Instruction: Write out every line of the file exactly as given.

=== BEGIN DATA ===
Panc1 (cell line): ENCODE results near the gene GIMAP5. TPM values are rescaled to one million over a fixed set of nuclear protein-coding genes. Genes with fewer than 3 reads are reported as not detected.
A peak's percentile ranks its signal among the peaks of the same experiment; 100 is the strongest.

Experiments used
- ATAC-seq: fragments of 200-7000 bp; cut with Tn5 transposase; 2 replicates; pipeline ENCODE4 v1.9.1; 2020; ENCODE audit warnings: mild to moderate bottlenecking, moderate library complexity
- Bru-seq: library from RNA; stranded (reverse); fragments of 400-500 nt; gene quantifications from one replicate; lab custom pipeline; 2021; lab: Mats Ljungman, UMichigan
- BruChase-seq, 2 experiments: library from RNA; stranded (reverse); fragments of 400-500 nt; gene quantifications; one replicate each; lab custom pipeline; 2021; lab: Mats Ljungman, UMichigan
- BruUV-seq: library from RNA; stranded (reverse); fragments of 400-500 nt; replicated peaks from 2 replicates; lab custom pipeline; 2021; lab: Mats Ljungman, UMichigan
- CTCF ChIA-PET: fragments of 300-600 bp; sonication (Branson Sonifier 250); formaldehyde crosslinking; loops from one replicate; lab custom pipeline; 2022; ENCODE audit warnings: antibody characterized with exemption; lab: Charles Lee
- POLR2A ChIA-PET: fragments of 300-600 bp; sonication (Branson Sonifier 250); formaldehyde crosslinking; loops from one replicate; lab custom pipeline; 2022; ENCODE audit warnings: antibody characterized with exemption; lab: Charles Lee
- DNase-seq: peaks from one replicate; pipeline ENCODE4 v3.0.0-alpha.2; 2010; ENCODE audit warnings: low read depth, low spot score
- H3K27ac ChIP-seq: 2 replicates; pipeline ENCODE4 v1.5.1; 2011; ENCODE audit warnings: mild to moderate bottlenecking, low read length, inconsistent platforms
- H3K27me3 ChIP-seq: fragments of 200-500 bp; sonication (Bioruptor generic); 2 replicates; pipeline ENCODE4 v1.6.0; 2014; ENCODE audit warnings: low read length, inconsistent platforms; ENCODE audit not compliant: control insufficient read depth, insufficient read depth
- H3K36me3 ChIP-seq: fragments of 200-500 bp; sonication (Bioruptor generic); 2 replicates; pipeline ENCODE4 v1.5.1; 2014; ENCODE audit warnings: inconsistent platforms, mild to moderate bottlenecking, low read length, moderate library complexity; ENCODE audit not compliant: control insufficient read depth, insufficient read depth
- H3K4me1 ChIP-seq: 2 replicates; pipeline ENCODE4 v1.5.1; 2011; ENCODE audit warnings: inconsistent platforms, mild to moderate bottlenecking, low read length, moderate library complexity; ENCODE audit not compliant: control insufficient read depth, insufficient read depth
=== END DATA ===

Panc1 (cell line): ENCODE results near the gene GIMAP5. TPM values are rescaled to one million over a fixed set of nuclear protein-coding genes. Genes with fewer than 3 reads are reported as not detected.
A peak's percentile ranks its signal among the peaks of the same experiment; 100 is the strongest.

Experiments used
- ATAC-seq: fragments of 200-7000 bp; cut with Tn5 transposase; 2 replicates; pipeline ENCODE4 v1.9.1; 2020; ENCODE audit warnings: mild to moderate bottlenecking, moderate library complexity
- Bru-seq: library from RNA; stranded (reverse); fragments of 400-500 nt; gene quantifications from one replicate; lab custom pipeline; 2021; lab: Mats Ljungman, UMichigan
- BruChase-seq, 2 experiments: library from RNA; stranded (reverse); fragments of 400-500 nt; gene quantifications; one replicate each; lab custom pipeline; 2021; lab: Mats Ljungman, UMichigan
- BruUV-seq: library from RNA; stranded (reverse); fragments of 400-500 nt; replicated peaks from 2 replicates; lab custom pipeline; 2021; lab: Mats Ljungman, UMichigan
- CTCF ChIA-PET: fragments of 300-600 bp; sonication (Branson Sonifier 250); formaldehyde crosslinking; loops from one replicate; lab custom pipeline; 2022; ENCODE audit warnings: antibody characterized with exemption; lab: Charles Lee
- POLR2A ChIA-PET: fragments of 300-600 bp; sonication (Branson Sonifier 250); formaldehyde crosslinking; loops from one replicate; lab custom pipeline; 2022; ENCODE audit warnings: antibody characterized with exemption; lab: Charles Lee
- DNase-seq: peaks from one replicate; pipeline ENCODE4 v3.0.0-alpha.2; 2010; ENCODE audit warnings: low read depth, low spot score
- H3K27ac ChIP-seq: 2 replicates; pipeline ENCODE4 v1.5.1; 2011; ENCODE audit warnings: mild to moderate bottlenecking, low read length, inconsistent platforms
- H3K27me3 ChIP-seq: fragments of 200-500 bp; sonication (Bioruptor generic); 2 replicates; pipeline ENCODE4 v1.6.0; 2014; ENCODE audit warnings: low read length, inconsistent platforms; ENCODE audit not compliant: control insufficient read depth, insufficient read depth
- H3K36me3 ChIP-seq: fragments of 200-500 bp; sonication (Bioruptor generic); 2 replicates; pipeline ENCODE4 v1.5.1; 2014; ENCODE audit warnings: inconsistent platforms, mild to moderate bottlenecking, low read length, moderate library complexity; ENCODE audit not compliant: control insufficient read depth, insufficient read depth
- H3K4me1 ChIP-seq: 2 replicates; pipeline ENCODE4 v1.5.1; 2011; ENCODE audit warnings: inconsistent platforms, mild to moderate bottlenecking, low read length, moderate library complexity; ENCODE audit not compliant: control insufficient read depth, insufficient read depth